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Sunday, October 12, 2008

Barack Obama does Men's Health

Via Faded Youth:
Barack Obama opens up in an exclusive interview in the November issue of Men’s Health magazine, on newsstands October 21, about how health and fitness has driven his success in life, love and leadership.

Barack on why he works out: “My blood pressure is pretty low, and I tend to be a healthy eater. So I probably could get away with cutting [my workouts] back a little bit. The main reason I do it is just to clear my head and relieve me of stress. It’s a great way to stay focused.”

Barack on staying healthy on the campaign trail: “I wish I was getting a 90-minute workout. Most of my workouts have to come before my day starts. There’s always a tradeoff between sleep and working out. Usually I get in about 45 minutes, 6 days a week. I’ll lift one day do cardio the next.”

Barack on trying to quit smoking: “There have been a couple of times during the campaign when I fell off the wagon and bummed one, and I had to kick it again. But I figure, seeing as I’m running for president, I need to cut myself a little slack. There wasn’t some dramatic moment. Michelle had been putting pressure on me for a while. I was never really a heavy smoker. Probably at my peak I was smoking seven or eight a day. More typical was three. So it wasn’t a huge challenge with huge withdrawal symptoms. Eliminate certain key connections–that first cigarette in the morning, or after a meal, or with a drink. If you can eliminate those triggers, that should help.”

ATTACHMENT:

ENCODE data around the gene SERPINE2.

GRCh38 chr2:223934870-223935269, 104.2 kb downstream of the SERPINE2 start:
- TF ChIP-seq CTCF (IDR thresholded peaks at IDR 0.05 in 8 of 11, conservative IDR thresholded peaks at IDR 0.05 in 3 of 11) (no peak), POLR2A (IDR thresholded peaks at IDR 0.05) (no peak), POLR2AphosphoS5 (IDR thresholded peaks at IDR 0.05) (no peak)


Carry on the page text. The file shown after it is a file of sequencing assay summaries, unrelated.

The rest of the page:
Barack on being a father and presidential candidate: The pledge is, they’ll get their dog, win or lose. Their main concern was, ‘When are we going to get a dog?’ They did ask about what they called ’secret people,’ which were the Secret Service folks. ‘Are we going to have to have these people with sunglasses and earpieces following us around all the time?’ And I told them, well, not right away. They’ve adjusted wonderfully. And I’ve tried to make sure that they haven’t had to participate too much in the political process. What I’ve been able to do is create a zone of normalcy for my kids. I have been able to transmit to them my absolute interest in them and my absolute love for them. I don’t miss the important things. I haven’t missed a dance recital. I haven’t missed a parent-teacher conference. But there are some things I do miss, and those are some of the tradeoffs you make. But, look, there’s no question there are sacrifices involved here. I’d like to say that quality time replaces quantity, but sometimes it doesn’t. You know, a lot of the best moments of family life happen spontaneously. If you have less time to devote to them, there are fewer of those moments.”

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